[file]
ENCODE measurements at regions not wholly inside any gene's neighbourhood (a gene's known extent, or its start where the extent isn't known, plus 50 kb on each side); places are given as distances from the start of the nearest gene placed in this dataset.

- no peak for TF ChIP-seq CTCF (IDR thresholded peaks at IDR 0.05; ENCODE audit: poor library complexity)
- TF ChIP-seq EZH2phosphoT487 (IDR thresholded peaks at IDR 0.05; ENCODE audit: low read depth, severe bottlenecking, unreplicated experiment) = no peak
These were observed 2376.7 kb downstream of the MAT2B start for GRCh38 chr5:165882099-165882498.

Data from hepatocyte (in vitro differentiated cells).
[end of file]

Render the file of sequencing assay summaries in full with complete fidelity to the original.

ENCODE measurements at regions not wholly inside any gene's neighbourhood (a gene's known extent, or its start where the extent isn't known, plus 50 kb on each side); places are given as distances from the start of the nearest gene placed in this dataset.

- no peak for TF ChIP-seq CTCF (IDR thresholded peaks at IDR 0.05; ENCODE audit: poor library complexity)
- TF ChIP-seq EZH2phosphoT487 (IDR thresholded peaks at IDR 0.05; ENCODE audit: low read depth, severe bottlenecking, unreplicated experiment) = no peak
These were observed 2376.7 kb downstream of the MAT2B start for GRCh38 chr5:165882099-165882498.

Data from hepatocyte (in vitro differentiated cells).